caught up with the legendary studio ace and Toto guitar hero for an exclusive two-part tutorial – playing ‘outside’ the blues box.
Steve ‘Luke’ lukather has one of the most impressive CVs in the business. He has done it all, from being a hired gun on a zillion studio sessions, coming up with memorable riffs and solos and writing killer songs, to being Toto’s frontman and a successful solo artist. He is still going strong both live and in the studio.
Some people take umbrage at the success of session musicians. But the ability to walk into a studio, perhaps with a megastar in front of you demanding that you create something to lift their track and make it a hit, is not only an amazing feat in itself, but shows musicality of the highest order. And in the face of all this success Luke remains one of the humblest and most generous of musicians we’ve ever met.
“I’m a serious musician, as serious as I can be,” he says. “There’s a million guys better than me and in this day and age you look on the internet and you’re constantly barraged with the new virtuoso, who’s the fastest gun in the west. To me that’s a young man’s game and it’s great but I’m not in competition any more. I’m kind of past that; I mean I can play, and when I play live, I play live and every guitar player shows off a certain amount. But give me Jeff Beck playing a melody or Dave Gilmour playing something any time. I really like all the brilliant guys like Petrucci, but it’s kind of daunting when you’re sitting in front of a camera like this and go, ‘Okay, impress me!’, because everybody is sitting out there like judge, jury and executioner.
“You put anyone under the microscope and you’ll find warts. You see these young kids on YouTube that have these amazing chops but if you stick them in a situation where they have to play with a drummer or they have to play in a recording studio with a click track or anything, they fold up like a house of cards.”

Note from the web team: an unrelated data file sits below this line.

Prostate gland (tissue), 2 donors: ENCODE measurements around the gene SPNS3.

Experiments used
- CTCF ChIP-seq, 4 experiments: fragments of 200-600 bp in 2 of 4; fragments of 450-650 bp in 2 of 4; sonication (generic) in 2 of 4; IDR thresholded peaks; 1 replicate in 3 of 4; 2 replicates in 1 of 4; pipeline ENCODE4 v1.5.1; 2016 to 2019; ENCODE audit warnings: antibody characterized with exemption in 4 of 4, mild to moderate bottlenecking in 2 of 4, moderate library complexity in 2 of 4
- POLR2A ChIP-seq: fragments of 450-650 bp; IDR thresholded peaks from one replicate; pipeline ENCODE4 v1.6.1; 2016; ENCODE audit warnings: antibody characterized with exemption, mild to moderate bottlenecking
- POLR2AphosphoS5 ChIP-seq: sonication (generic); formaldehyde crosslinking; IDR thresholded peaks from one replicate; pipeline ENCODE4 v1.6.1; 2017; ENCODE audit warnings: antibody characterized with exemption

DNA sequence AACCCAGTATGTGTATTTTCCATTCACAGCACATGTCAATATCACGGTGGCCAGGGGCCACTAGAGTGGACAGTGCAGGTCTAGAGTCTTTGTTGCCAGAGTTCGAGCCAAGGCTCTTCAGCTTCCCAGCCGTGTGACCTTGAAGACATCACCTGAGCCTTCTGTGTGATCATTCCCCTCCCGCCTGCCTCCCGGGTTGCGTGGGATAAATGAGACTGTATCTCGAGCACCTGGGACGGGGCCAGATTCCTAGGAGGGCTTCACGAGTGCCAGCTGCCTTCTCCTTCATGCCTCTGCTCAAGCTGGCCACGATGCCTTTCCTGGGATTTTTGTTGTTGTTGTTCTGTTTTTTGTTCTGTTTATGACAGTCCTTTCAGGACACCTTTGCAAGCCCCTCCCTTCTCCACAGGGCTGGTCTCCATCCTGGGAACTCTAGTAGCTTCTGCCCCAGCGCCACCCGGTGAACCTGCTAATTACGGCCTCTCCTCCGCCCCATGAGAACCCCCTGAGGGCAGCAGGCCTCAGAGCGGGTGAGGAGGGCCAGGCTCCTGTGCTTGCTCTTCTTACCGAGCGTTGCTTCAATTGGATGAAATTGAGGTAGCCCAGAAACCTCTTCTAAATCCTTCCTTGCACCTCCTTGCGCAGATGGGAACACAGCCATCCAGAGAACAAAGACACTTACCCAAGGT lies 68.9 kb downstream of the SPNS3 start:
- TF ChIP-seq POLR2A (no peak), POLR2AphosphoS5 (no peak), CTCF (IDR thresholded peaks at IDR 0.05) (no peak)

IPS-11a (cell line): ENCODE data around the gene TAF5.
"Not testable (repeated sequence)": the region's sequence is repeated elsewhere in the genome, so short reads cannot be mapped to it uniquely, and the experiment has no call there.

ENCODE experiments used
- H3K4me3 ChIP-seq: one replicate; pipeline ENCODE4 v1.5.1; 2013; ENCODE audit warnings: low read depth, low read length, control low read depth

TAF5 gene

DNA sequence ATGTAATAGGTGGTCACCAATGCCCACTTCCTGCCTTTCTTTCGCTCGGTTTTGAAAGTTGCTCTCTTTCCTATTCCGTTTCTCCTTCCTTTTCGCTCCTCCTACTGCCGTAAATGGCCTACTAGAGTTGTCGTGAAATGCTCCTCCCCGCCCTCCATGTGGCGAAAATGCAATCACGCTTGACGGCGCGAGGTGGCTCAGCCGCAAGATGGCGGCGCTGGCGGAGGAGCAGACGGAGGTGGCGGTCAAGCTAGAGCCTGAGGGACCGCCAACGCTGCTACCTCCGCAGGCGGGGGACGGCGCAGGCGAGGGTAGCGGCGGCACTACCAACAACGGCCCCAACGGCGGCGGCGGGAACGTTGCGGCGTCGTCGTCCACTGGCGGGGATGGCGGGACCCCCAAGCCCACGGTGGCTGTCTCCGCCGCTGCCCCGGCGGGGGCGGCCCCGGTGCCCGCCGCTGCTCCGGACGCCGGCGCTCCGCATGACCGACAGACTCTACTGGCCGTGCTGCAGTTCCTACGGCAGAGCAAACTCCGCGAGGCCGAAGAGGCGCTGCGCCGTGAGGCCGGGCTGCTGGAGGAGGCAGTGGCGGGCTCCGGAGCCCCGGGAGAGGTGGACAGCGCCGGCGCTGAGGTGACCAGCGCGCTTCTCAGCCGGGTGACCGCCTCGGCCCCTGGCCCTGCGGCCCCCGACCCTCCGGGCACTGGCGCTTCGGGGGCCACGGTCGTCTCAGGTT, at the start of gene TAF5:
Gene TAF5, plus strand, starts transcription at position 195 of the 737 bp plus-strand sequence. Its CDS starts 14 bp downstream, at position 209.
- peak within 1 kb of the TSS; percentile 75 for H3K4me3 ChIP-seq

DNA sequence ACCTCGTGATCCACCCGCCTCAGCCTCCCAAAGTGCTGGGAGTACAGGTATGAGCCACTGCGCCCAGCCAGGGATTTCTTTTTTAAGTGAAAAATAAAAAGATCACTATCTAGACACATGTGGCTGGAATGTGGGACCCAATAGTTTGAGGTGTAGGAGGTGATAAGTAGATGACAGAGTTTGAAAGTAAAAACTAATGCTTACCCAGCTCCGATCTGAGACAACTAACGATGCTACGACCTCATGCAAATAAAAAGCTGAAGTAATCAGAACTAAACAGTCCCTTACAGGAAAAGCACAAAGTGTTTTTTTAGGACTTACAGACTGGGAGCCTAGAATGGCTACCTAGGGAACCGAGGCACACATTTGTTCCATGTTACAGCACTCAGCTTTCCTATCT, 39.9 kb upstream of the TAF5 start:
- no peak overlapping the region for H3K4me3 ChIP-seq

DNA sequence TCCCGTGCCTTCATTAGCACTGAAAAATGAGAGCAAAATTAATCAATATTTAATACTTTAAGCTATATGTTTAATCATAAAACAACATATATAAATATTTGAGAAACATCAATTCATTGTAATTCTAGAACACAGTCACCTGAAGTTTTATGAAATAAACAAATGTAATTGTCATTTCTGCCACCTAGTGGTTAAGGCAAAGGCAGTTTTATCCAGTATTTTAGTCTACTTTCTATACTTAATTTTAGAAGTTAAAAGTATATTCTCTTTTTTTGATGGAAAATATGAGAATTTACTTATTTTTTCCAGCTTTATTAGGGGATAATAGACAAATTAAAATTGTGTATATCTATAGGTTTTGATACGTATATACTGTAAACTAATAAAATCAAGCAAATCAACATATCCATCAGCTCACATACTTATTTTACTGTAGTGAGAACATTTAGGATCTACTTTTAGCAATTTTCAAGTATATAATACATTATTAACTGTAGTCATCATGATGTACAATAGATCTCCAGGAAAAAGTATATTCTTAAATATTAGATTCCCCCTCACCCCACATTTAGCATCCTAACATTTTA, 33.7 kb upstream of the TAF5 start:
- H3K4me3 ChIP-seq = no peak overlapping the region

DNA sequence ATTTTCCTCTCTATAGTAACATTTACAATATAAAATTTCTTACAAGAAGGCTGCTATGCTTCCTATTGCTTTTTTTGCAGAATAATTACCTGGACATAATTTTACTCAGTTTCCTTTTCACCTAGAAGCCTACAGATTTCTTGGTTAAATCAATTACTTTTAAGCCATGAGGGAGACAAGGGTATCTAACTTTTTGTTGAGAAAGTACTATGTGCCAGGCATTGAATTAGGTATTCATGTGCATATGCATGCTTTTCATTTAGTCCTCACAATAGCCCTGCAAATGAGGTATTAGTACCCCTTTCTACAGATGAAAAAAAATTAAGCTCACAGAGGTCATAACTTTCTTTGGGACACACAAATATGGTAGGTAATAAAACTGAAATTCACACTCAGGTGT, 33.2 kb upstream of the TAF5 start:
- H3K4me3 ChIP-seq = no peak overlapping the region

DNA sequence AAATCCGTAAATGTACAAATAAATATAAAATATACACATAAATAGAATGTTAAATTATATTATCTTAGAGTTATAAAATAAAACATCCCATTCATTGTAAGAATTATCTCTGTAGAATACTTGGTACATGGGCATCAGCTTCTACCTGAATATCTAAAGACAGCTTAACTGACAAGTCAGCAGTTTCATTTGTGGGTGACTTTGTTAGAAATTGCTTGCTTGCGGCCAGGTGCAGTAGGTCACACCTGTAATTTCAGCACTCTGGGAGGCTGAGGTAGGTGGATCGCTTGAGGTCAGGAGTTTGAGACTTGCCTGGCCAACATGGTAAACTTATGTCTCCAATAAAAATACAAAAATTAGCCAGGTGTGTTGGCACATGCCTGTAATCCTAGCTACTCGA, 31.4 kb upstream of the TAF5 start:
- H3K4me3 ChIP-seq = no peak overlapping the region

“You look at a guy like Keith Richards, who never played a solo in his life besides Chuck Berry kind of stuff but he’s written some of the greatest riffs of all time. And for me that’s much more memorable than someone who can play 64th notes at 220 bpm.”
“I once met Jimmy Page and he was really sweet. He took me aside and he goes, ‘Listen, man, you should be proud of being a session musician because I used to be a session musician as well.’ I almost had a tear in my eyes hearing that from Jimmy Page, one of my heroes. He said ‘Don’t take any shit for that because people don’t understand what that is’. That really touched me.”
In the three tabbed examples Luke played for us in Part 1 of this two-part compilation, he demonstrates various ways in which you can play ‘outside the box’ of the usual blues based approaches by mixing things up a bit. You’ll note that he doesn’t only use the notes in the key of E, but also superimposes notes from other modes to create melodic interest. He also plays across the entire neck to utilise the full range of the guitar. Also, pay attention to the way he mixes various rhythms together to create even more interest. NEXT MONTH We have five new and original blues licks from the legendary Robin Trower
Steve Lukather shares his priceless experience and musical ability with GT
Steve’s six-string weapon of choice is his Ernie Ball Music Man ‘Luke’ signature guitar. Over the years he has used high-gain amps like Mesa Boogie or Marshall on stage, but has settled with Bognor in recent times. Go for a smooth, saturated lead tone using either bridge or neck pickup to emulate the tones . Add reverb or a long delay to taste.